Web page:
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Coming as a surprise to the researchers, the recent study showed that people who did not have a large heart rate response to a stress task would experience more distress related to COVID-19. Previous work shows individuals with post-traumatic stress disorder (PTSD) have higher responses to stress.

But very few studies have examined heart rate responses to acute stress before the onset of a traumatic event, researchers said.

“The study shows that diminished biological arousal — how the body responds when it is exposed to something startling or stressful — before a global pandemic may predict PTSD symptoms related to the event,” said principal investigator Annie T. Ginty, Ph.D., assistant professor of psychology and neuroscience at Baylor University.

The biological reactions were measured by blood pressure and heart rate, said co-author Danielle Young, Psy.D., research coordinator in the Baylor Behavioral Medicine Lab.

The study, published in the journal Psychosomatic Medicine, grew out of an ongoing study of undergraduate students at Baylor University.

“The research also showed that some college students were experiencing distress related to the pandemic in its earliest stages, even when social distancing was just beginning,” Ginty said.

In the study’s first phase, with 120 participants, researchers measured their resting heart rate and blood pressure before and during a standard acute psychological stress test. They asked students to do mental math, rather than writing down figures or using a calculator, and give the scorers verbal responses.

In a four-minute test, they were asked to add consecutive single-digit numbers while remembering the most recent and adding it to the next number presented. They did this while being videotaped with a scorer present and looking at themselves in a mirror.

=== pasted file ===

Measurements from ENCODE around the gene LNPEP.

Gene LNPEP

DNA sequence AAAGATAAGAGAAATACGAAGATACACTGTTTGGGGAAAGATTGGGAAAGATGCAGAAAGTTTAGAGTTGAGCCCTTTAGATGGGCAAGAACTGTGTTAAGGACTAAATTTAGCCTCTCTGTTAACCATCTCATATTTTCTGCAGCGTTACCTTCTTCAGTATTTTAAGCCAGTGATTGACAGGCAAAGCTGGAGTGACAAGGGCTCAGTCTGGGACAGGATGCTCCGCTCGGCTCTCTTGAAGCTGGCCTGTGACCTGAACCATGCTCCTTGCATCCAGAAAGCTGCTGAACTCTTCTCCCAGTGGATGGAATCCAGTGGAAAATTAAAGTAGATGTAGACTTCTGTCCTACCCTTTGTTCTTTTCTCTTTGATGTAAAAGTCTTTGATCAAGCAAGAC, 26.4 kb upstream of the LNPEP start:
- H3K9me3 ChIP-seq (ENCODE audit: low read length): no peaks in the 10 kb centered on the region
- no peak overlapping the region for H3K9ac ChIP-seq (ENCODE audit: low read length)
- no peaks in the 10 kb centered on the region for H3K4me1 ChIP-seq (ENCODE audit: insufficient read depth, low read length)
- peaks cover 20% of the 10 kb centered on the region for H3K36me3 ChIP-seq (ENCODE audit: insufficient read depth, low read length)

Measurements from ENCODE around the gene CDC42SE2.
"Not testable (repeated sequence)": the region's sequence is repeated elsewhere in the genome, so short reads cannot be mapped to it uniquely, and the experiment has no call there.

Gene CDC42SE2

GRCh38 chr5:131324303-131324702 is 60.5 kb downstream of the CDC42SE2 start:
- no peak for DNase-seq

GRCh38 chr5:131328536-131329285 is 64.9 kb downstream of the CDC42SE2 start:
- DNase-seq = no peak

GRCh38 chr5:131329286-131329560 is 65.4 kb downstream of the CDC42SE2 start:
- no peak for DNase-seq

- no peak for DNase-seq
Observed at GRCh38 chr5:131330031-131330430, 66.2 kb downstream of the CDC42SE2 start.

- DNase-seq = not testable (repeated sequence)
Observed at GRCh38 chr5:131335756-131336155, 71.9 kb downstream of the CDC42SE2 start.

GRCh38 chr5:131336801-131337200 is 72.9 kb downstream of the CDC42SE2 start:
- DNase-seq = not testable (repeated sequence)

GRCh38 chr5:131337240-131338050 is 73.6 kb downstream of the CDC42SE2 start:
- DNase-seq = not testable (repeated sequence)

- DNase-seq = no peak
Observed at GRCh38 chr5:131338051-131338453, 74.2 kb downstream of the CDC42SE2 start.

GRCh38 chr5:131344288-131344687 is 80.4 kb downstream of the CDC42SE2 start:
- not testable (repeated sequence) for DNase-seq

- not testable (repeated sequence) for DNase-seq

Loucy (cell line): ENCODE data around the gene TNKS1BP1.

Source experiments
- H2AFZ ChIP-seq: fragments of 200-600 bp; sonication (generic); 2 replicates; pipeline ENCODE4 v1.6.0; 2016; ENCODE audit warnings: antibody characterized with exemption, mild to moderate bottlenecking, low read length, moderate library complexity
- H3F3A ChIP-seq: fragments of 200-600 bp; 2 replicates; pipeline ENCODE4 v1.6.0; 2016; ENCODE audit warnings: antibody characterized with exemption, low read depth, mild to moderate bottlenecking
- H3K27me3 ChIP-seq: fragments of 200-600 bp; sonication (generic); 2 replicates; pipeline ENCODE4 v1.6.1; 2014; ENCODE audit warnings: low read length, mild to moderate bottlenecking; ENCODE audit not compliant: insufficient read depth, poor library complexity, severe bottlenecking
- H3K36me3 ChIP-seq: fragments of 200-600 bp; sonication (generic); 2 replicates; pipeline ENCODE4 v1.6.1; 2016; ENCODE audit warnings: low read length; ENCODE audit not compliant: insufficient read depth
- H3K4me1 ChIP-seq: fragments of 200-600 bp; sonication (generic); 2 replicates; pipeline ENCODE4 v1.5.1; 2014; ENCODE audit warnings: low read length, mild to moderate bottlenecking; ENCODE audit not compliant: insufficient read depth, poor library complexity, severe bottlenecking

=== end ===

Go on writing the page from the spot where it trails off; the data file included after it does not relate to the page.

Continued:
“The standard acute psychological stress task is meant to increase levels of stress by including requirements of cognitive effort, social evaluation, self-evaluation and competition. The task substantially increases heart rate and feelings of stress,” Ginty said.

The study’s first phase, which ended in February 2020, was done in Central Texas. After the pandemic’s onset, researchers launched a second phase between March 26 and April 5, sending participants a follow-up questionnaire about COVID-19.

The participants were in 22 states after early campus closure due to COVID-19. When asked, none had tested positive for COVID-19 and 87.5 percent were living in a city/state with a “shelter in place” order.

The questionnaire included standard items used to measure PTSD symptoms of intrusion (dreaming about the event and having trouble staying asleep), hyperarousal (irritability and having trouble concentrating) and avoidance (trying not to think or talk about the event) in the seven days before they responded to the questionnaire.

The findings are in line with a previous study of soldiers, which showed that a lower response of cortisol — the primary stress hormone — to an acute psychological stress task before deployment predicted greater PTSD symptoms post-deployment